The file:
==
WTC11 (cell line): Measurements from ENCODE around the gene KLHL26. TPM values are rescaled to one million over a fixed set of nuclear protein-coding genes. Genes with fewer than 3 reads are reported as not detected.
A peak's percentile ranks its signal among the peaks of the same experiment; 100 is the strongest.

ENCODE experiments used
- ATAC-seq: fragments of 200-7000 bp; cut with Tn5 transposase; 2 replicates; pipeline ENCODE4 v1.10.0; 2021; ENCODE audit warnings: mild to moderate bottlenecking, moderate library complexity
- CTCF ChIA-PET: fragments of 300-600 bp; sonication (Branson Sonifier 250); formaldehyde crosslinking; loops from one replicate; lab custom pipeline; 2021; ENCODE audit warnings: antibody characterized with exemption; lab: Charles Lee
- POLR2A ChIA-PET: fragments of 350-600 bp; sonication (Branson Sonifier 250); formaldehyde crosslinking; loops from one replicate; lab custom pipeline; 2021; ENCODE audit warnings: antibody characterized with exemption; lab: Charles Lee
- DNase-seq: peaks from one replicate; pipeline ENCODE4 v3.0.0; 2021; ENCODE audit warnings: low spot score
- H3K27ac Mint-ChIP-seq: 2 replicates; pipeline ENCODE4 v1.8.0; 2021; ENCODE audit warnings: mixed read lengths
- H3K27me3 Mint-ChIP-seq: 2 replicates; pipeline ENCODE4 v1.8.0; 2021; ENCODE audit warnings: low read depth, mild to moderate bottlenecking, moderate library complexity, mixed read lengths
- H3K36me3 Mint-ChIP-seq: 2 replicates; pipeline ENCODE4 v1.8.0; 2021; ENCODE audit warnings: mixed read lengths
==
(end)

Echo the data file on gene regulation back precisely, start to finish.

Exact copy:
WTC11 (cell line): Measurements from ENCODE around the gene KLHL26. TPM values are rescaled to one million over a fixed set of nuclear protein-coding genes. Genes with fewer than 3 reads are reported as not detected.
A peak's percentile ranks its signal among the peaks of the same experiment; 100 is the strongest.

ENCODE experiments used
- ATAC-seq: fragments of 200-7000 bp; cut with Tn5 transposase; 2 replicates; pipeline ENCODE4 v1.10.0; 2021; ENCODE audit warnings: mild to moderate bottlenecking, moderate library complexity
- CTCF ChIA-PET: fragments of 300-600 bp; sonication (Branson Sonifier 250); formaldehyde crosslinking; loops from one replicate; lab custom pipeline; 2021; ENCODE audit warnings: antibody characterized with exemption; lab: Charles Lee
- POLR2A ChIA-PET: fragments of 350-600 bp; sonication (Branson Sonifier 250); formaldehyde crosslinking; loops from one replicate; lab custom pipeline; 2021; ENCODE audit warnings: antibody characterized with exemption; lab: Charles Lee
- DNase-seq: peaks from one replicate; pipeline ENCODE4 v3.0.0; 2021; ENCODE audit warnings: low spot score
- H3K27ac Mint-ChIP-seq: 2 replicates; pipeline ENCODE4 v1.8.0; 2021; ENCODE audit warnings: mixed read lengths
- H3K27me3 Mint-ChIP-seq: 2 replicates; pipeline ENCODE4 v1.8.0; 2021; ENCODE audit warnings: low read depth, mild to moderate bottlenecking, moderate library complexity, mixed read lengths
- H3K36me3 Mint-ChIP-seq: 2 replicates; pipeline ENCODE4 v1.8.0; 2021; ENCODE audit warnings: mixed read lengths